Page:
Texas A&M University
U of Zambia; ZARI; Egerton University; U of P
Susanne Talcott, TAMU, U.S.; Lloyd Rooney, TAMU, U.S.; Bir Bahadur Singh, TAMU, U.S.; Chitundu Kasase, U of Z, Zambia; John Shindano, U of Z, Zambia; Kalaluka Lwanga Munyinda, U of Z, Zambia; Kennedy Muimui, ZARI, Zambia; Abdul Faraj, Egerton University, Kenya; Prisca Tuitoek, Egerton University, Kenya; Amanda Minnaar, U of P, South Africa; Gyebi Duodu, U of P, South Africa
Many poor families in Sub Saharan Africa suffer high rates of malnutrition, especially among children, while diet-related chronic diseases have become a common phenomenon among urban African populations. Moreover, evidence indicates that childhood malnutrition may lead to increased risk of chronic diseases, e.g., cancer in adulthood. In fact nutrition-related chronic diseases are becoming increasingly common in Africa, especially in urban areas, thus putting a large strain on the limited health infrastructure and imposing economic burden among the poor.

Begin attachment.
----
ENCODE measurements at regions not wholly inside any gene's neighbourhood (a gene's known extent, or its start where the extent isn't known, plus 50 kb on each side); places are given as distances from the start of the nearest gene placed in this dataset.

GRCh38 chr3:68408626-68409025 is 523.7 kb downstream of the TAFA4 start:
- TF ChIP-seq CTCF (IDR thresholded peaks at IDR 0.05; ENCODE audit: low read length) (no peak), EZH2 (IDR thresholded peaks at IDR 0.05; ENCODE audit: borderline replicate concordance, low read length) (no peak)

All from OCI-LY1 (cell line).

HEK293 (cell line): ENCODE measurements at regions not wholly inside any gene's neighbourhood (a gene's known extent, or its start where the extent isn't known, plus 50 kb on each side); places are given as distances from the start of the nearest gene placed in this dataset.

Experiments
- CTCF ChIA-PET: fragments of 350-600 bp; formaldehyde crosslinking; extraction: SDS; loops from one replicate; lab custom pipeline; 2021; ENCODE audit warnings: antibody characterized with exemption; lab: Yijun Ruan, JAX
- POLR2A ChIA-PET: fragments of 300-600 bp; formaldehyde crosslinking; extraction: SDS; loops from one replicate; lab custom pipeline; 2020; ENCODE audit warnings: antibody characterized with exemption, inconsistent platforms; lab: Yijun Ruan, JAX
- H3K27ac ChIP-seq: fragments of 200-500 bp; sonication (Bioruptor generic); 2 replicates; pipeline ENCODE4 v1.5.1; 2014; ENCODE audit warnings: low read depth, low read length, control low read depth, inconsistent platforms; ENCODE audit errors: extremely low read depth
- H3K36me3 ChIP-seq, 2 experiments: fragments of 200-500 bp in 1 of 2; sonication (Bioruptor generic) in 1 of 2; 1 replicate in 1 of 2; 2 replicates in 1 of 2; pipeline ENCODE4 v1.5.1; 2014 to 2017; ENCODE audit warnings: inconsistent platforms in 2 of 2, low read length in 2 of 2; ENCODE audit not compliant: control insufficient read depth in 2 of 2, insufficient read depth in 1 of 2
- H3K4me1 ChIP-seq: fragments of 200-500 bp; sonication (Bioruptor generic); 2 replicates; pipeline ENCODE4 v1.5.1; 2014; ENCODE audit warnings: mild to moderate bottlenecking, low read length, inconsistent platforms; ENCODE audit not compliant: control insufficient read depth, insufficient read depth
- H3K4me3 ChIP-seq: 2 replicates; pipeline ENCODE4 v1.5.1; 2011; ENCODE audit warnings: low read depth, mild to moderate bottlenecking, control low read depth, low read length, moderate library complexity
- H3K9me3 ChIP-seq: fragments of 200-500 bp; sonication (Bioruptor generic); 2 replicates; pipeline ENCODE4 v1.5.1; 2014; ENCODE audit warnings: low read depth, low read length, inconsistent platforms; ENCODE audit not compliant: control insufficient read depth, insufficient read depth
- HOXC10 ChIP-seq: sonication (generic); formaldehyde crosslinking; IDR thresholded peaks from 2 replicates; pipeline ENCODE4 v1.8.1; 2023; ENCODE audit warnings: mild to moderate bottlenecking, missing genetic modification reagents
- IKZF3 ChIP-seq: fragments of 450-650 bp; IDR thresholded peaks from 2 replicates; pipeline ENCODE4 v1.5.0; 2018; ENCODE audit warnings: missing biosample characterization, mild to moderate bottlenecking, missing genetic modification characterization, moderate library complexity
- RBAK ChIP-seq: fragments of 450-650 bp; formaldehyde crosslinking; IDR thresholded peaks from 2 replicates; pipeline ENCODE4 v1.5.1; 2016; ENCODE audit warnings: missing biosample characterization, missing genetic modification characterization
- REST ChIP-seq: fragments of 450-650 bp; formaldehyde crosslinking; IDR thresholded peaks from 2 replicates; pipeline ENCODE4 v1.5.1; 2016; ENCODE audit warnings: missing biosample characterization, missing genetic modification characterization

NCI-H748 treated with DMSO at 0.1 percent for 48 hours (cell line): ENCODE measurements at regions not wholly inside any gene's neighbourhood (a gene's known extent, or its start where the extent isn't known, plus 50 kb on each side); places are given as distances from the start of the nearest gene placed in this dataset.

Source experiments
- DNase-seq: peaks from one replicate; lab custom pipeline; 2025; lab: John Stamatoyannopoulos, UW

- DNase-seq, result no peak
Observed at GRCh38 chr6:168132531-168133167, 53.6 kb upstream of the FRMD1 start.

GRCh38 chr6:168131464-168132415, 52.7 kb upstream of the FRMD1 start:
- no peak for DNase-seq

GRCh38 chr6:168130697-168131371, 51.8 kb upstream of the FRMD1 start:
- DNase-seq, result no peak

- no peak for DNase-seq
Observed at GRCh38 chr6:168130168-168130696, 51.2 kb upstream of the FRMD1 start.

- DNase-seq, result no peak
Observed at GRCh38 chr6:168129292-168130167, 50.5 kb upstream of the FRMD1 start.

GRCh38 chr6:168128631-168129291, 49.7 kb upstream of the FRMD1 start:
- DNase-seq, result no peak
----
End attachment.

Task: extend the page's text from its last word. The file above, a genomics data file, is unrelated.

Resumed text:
1. Identify cowpea lines with high content of health enhancing compounds and their relationship to seed color and other seed traits. 2. Elucidate the mode of inheritance (heritability) of selected bioactive traits in cowpea and genetic association between physical and bioactive traits. 3. Establish strong linkages with HC policymakers and other stakeholders, and develop outreach strategies that will lead to long term increase in cowpea consumption for health and food security. 4. Strengthen cowpea nutrition research in Kenya and Zambia